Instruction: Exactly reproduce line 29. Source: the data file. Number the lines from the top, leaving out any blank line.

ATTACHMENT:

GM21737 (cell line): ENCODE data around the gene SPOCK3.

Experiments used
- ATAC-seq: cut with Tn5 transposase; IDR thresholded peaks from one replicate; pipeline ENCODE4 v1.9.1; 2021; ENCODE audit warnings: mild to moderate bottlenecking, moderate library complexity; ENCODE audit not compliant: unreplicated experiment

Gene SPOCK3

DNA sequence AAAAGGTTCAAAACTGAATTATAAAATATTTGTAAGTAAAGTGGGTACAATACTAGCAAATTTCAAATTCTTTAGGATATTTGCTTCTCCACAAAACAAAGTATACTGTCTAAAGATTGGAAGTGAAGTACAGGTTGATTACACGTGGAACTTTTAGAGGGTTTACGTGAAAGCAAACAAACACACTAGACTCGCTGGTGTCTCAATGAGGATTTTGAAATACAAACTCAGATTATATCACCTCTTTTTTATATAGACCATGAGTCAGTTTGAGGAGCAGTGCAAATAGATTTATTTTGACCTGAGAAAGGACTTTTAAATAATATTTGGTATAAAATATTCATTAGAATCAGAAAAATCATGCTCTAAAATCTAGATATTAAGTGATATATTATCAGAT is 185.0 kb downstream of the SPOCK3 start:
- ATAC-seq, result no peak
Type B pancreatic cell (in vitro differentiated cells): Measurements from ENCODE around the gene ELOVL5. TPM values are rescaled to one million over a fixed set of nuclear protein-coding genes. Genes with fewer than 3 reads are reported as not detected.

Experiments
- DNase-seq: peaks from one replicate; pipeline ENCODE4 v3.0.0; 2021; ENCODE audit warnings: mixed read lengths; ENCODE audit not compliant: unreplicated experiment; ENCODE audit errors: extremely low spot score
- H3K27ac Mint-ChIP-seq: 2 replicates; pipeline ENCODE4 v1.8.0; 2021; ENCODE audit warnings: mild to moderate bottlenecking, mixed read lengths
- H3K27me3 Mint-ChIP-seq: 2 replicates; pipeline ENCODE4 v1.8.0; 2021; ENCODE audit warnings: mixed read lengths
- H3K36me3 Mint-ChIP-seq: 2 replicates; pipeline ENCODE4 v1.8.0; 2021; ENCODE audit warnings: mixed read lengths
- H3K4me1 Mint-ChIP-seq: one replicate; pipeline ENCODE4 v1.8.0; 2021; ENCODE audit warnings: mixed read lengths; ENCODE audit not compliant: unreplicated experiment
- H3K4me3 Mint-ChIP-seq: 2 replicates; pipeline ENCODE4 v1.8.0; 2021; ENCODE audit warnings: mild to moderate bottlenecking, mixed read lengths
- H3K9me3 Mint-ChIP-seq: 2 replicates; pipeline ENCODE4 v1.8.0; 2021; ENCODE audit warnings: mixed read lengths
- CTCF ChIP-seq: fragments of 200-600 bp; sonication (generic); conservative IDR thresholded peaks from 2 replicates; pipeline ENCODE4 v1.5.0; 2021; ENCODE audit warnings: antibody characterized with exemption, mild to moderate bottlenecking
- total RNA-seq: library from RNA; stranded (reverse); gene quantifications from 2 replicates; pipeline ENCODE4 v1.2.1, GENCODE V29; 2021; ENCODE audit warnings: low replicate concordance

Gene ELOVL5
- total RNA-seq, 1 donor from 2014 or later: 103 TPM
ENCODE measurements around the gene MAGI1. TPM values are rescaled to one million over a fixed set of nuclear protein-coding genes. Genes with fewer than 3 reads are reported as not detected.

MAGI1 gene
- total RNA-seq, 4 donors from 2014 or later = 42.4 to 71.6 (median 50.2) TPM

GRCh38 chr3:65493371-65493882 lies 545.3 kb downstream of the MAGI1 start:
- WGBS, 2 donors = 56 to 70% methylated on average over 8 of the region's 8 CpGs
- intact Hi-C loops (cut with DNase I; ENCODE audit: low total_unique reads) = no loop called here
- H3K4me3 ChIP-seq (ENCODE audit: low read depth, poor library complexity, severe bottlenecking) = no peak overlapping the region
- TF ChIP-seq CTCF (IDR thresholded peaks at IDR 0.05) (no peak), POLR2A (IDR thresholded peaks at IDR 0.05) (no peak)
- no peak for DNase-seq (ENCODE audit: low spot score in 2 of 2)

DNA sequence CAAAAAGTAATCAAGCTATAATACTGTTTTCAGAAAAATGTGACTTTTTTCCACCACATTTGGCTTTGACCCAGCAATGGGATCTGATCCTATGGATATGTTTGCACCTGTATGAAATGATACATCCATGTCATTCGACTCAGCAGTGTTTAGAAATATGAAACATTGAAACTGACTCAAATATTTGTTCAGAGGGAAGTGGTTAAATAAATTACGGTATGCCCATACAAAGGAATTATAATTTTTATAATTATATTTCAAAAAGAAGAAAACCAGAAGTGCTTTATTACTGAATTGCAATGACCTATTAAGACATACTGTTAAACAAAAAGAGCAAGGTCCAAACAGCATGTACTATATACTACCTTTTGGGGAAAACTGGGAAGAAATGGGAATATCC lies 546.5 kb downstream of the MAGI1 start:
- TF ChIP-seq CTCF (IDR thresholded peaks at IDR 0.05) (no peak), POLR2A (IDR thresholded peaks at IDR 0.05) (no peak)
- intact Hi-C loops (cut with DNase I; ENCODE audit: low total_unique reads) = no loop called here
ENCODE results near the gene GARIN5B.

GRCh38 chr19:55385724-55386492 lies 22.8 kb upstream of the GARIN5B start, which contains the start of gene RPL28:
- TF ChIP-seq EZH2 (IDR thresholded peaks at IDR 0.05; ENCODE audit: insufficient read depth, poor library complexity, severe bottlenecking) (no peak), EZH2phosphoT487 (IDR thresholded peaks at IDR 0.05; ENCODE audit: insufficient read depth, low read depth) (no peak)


DNA sequence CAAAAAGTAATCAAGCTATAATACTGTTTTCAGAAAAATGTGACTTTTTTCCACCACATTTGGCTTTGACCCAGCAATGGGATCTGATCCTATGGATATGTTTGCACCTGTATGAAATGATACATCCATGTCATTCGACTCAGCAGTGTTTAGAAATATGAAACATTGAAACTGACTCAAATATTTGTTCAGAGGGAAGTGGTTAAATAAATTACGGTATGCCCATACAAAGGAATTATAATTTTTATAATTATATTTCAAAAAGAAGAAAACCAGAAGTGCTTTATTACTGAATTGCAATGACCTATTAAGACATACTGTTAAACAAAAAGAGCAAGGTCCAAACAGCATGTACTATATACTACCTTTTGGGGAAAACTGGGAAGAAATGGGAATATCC lies 546.5 kb downstream of the MAGI1 start: